Wait, not sure I get it. You say 'Tele straight into the recorder' but you mention amp and effects boxes. Sorry, sometimes I'm thick. Would you just draw a simple pic or just say something like:

Tele-> Effects Pedal -> Amp -> Mic -> BR900, etc. I saw the recorder online so I know what you're talking about.

Thanks,

Steve

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Hi. No, your not being dense, I am confusing you. What happened was that when I was replying to your post I could not remember when this hum happens and when it doesnt so I went off and checked. Guitar direct to deck, hum. When I take it from the deck and put it through the effects pedal and to the amp, just for playing not recording, it does not hum and is as good as gold. So, I figure there is something about the recording deck that causes the hum, and so there must be some way of stopping it. Obliged if you can tell me. Thanks, Mike

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It could be other things, but most likely it is because you're hooking the guitar up directly to the deck. Many electric guitars are a little 'hummy' to begin with and need help. Some more than others. And that's usually because all of the electronics to the guitar are not 'star' grounded, or all grounded to the same metal on all of the guitar. That's why when you touch the strings, you are becoming a strong (relative) ground connection. Your body is a 'floating ground', if you will.

To compound the problem, realize that the electronic signal from the guitar is a very low level signal. If you don't have a good shielded cable(s), then that cable will pick up noise and add to the signal.

Anyway, since most guitars need help, what happens when you plug into effects pedals or units and then and amp, it can either help or amplify the buzz. Moral of the story is don't hook your guitar directly into the recorder, unless you want to pass it through a direct box with a ground lift. I'm not sure that would work, but it's worth a shot.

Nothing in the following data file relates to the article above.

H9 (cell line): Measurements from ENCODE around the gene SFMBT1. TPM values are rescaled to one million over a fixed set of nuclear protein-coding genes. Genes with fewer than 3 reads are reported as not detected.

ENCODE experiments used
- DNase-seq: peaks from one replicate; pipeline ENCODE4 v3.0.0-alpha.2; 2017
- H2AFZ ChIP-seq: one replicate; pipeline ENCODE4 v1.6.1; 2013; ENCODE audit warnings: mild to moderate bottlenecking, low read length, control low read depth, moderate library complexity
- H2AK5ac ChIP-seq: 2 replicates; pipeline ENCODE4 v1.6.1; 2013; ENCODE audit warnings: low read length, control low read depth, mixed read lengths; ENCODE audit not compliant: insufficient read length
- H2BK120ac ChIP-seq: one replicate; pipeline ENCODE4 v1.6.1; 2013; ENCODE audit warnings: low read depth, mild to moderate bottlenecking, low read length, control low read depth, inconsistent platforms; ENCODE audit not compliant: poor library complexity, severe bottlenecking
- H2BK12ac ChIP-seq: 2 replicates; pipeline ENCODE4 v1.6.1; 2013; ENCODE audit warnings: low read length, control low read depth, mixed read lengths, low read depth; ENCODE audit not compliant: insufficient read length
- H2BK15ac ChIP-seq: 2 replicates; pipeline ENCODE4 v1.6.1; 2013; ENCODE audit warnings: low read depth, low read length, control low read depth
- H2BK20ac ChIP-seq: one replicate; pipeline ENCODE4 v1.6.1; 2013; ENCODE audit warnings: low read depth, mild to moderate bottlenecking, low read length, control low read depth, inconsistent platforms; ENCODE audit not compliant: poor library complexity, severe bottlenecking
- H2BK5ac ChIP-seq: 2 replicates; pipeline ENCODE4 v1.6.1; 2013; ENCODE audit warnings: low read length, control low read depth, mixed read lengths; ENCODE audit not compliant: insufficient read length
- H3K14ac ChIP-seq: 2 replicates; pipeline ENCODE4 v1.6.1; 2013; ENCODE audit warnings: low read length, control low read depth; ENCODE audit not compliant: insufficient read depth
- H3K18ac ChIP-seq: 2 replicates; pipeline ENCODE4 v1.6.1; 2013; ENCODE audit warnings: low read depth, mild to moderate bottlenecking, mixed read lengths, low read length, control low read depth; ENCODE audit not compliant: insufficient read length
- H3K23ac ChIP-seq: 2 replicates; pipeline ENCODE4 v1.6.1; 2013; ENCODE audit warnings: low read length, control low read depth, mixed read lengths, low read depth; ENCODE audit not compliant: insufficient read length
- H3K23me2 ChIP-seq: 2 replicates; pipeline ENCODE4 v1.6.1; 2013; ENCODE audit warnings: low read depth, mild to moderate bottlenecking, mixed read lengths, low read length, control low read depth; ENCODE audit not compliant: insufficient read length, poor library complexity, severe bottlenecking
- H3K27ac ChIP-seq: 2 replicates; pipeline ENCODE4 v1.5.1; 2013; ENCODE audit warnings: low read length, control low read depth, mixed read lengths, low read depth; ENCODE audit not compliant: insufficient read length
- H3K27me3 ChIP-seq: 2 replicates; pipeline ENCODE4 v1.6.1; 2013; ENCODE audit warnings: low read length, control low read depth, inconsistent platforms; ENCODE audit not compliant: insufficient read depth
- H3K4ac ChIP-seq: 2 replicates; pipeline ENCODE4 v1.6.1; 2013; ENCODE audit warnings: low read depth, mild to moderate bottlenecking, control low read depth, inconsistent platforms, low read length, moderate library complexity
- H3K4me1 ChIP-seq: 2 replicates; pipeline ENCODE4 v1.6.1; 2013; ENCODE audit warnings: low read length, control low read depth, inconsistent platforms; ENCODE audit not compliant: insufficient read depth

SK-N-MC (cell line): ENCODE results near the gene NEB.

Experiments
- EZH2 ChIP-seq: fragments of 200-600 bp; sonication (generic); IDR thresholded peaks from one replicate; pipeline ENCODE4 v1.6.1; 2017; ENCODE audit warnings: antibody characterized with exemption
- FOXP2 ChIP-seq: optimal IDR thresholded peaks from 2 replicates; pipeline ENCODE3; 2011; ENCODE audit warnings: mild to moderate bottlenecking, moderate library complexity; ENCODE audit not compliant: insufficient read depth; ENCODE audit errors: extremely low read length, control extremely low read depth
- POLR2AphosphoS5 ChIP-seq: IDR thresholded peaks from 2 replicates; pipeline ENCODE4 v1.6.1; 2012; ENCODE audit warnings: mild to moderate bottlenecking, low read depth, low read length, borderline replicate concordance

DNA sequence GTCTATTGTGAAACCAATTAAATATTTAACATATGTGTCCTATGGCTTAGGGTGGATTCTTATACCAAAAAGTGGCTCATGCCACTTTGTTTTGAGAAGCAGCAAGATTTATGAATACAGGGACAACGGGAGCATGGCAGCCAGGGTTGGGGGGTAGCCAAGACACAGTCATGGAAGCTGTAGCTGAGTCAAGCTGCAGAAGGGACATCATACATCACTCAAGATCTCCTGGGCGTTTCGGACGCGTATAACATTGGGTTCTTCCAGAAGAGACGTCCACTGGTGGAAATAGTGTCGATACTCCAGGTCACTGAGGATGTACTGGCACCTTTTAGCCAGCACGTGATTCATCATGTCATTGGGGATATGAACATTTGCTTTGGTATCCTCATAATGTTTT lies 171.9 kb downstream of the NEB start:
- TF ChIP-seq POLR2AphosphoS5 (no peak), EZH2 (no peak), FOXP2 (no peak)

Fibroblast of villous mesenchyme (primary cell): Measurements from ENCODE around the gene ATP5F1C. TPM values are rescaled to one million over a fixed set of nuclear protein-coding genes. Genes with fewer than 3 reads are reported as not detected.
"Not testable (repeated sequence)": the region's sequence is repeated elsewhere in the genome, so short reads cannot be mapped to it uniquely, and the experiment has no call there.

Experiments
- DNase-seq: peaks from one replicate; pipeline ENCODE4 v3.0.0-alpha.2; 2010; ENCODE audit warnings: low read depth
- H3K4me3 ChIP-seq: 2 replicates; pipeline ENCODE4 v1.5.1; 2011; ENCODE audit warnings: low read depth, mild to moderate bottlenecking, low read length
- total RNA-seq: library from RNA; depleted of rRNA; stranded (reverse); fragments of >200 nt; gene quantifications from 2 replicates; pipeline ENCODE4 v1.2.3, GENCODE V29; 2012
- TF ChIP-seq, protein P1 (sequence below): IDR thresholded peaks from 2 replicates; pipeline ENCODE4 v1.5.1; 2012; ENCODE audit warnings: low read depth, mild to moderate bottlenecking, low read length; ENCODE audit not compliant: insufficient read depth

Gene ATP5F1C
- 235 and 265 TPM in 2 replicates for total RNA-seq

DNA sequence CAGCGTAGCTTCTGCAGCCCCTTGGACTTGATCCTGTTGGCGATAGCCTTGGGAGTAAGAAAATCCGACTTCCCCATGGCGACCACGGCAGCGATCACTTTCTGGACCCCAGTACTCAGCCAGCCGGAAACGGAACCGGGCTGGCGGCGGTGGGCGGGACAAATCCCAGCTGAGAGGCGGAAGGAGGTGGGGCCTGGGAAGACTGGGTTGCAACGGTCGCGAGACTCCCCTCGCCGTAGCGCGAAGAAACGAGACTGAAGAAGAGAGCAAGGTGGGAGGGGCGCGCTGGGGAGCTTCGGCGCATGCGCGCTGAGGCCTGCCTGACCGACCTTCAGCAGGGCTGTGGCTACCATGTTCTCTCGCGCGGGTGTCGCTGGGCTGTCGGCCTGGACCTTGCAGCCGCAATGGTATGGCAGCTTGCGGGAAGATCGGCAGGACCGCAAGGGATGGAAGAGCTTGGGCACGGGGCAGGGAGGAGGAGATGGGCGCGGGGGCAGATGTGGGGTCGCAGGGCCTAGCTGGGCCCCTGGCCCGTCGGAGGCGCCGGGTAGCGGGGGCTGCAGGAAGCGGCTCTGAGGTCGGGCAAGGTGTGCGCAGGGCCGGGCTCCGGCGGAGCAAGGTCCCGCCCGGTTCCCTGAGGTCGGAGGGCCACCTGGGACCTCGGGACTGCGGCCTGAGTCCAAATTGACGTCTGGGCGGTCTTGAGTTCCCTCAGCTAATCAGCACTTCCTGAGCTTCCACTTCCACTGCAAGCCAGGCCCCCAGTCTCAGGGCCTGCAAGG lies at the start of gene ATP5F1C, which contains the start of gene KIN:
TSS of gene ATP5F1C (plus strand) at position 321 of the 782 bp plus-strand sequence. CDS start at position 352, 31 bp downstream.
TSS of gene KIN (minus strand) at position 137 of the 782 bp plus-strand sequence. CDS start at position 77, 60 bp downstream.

Steve

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Thank you Steve. That may work for the mike too. When I get home I will try connecting to the recorder via the pedal, I dont have to have any effects on do I? Let you know but thanks so much for taking the time

Mike

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Thank you Steve. That may work for the mike too. When I get home I will try connecting to the recorder via the pedal, I dont have to have any effects on do I? Let you know but thanks so much for taking the time

Mike

Well, there's no 'wrong' way, it's all about the sound you want. So, just experiment. But one thing's for sure: always use good shielded cables when recording.

As long as you have a good shielded mic cable, you shouldn't have any troubles plugging it straight into the BR900. But, you will most likely have trouble if the microphone cable does not have three conductors when you plug it in to the BR900. Here again, a grounding issue.

No, you should experiment when it's plugged in to the effects and bypassed compared with plugged straight in. You should compare everything against every possible situation in the chain in every situation.

Have fun with it!

Steve